Jamie pays tribute to the first knight of the music hall – Sir Harry Lauder

Whether you’re ninety or nine years old it’s perfectly possible that the jaunty Scottish songs of Sir Harry Lauder will in some way have formed your musical education.

In a top quality production featuring Jamie MacDougall as Sir Harry and Derek Clark as his accompanist,  he unfurled the charismatic character behind all those songs like ‘Roamin in the Gloamin’, ‘The Waggle of the Kilt’ and ‘I Love a Lassie’ and many more .

These songs have remained popular ever since Sir Harry wrote them in the early 1900s and within a few moments it was easy to believe it was the very man in front of us on the Haddo stage.

Popular and versatile is how Jamie is often described and with his operatic training,  he made singing like Sir Harry seem a cinch. He combined great acting with remarkable agility as he moved around the stage nimbly, swishing his kilt and tapping his feet with natural rhythmic flair – not to mention a knack for rapid costume changes while stooping behind a wicker basket.

Jamie captured Sir Harry’s ability to find hope and humour in the face of adversity in the most tragic of times, including when he lost his only son in action the first world war, after which he wrote ‘Keep Right on to the End of the Road’.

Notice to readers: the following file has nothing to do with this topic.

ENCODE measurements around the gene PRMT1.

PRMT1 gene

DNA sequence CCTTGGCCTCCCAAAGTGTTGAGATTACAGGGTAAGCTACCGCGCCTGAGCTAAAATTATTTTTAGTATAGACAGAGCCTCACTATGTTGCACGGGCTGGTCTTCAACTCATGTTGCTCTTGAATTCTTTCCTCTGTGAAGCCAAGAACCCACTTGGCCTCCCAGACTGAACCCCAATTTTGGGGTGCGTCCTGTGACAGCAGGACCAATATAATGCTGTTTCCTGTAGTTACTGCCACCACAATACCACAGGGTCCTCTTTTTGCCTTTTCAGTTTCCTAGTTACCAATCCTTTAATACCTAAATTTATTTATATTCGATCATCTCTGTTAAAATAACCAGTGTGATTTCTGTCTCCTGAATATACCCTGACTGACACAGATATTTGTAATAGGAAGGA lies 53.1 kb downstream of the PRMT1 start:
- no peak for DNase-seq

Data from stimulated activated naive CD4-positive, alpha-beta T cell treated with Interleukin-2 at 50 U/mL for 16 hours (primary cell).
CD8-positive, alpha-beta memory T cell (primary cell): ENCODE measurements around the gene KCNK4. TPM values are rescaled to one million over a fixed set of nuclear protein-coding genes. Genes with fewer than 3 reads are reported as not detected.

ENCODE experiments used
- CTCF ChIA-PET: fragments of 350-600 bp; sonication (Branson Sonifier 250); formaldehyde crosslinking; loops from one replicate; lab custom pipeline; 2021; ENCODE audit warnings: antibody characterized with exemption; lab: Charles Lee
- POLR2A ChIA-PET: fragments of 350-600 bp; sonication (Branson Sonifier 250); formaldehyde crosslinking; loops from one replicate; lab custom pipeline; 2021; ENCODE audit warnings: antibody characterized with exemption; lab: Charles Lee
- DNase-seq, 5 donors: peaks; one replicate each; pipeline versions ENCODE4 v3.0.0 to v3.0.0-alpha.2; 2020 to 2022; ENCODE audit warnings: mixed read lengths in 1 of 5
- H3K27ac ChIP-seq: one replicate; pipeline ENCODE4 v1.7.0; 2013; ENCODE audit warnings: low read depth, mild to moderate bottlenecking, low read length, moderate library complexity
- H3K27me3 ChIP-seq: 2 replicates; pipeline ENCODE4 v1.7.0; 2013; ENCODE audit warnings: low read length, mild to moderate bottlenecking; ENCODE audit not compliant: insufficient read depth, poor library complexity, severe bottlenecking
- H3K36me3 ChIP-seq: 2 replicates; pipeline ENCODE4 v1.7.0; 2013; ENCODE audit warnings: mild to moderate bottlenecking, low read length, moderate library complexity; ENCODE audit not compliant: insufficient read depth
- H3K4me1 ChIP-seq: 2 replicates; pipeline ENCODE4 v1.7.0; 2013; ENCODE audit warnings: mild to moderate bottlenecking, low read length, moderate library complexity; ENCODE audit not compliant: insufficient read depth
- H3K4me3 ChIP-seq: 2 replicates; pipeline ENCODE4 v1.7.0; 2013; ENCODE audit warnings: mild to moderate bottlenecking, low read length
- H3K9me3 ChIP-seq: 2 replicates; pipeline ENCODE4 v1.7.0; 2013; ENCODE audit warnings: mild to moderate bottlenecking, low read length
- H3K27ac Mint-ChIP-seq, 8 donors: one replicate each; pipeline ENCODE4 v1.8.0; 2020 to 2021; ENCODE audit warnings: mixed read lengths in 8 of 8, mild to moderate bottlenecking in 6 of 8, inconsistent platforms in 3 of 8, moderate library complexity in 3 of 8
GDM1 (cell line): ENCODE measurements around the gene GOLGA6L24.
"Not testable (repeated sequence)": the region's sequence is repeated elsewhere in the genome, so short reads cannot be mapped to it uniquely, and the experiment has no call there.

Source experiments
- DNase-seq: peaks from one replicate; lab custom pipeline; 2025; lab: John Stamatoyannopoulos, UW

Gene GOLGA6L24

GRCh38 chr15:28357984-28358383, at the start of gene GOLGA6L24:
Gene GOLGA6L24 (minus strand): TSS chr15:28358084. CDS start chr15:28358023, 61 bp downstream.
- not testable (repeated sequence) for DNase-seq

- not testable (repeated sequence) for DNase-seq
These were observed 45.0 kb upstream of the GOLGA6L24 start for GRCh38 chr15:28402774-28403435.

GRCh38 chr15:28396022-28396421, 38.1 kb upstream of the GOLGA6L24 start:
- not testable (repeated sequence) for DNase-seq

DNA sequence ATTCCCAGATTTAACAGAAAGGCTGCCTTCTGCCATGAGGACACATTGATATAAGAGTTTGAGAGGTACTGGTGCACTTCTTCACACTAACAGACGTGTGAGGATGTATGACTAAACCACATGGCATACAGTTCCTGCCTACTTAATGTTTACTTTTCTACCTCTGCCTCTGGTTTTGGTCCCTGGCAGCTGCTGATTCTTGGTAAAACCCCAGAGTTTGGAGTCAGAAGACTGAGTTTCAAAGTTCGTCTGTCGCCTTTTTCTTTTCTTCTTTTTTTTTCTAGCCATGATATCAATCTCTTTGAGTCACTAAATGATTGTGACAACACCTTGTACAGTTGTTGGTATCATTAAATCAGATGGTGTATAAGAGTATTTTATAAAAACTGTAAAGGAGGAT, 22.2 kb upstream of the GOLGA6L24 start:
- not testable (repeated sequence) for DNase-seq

The scene where Jamie recreated the atmosphere of the war-time music hall was extremely powerful, a mood further intensified by the original films of soldiers in the trenches which were screened during this thoughtful and entertaining musical play.

Once the most highly paid music hall artist in the world, travelling to America and Australia with his distinctive brand, Sir Harry devoted much of his later life to raising funds for those affected by the horror of war.

Jamie delivered a performance that skilfully and powerfully explored both the public and private persona, allowing us to get to know the man behind the songs and understand why Sir Harry is remembered which such respect, affection and appreciation.

Lucy Gordon

‘Photos by: Simon M Scott’  – www.simonmscott.com

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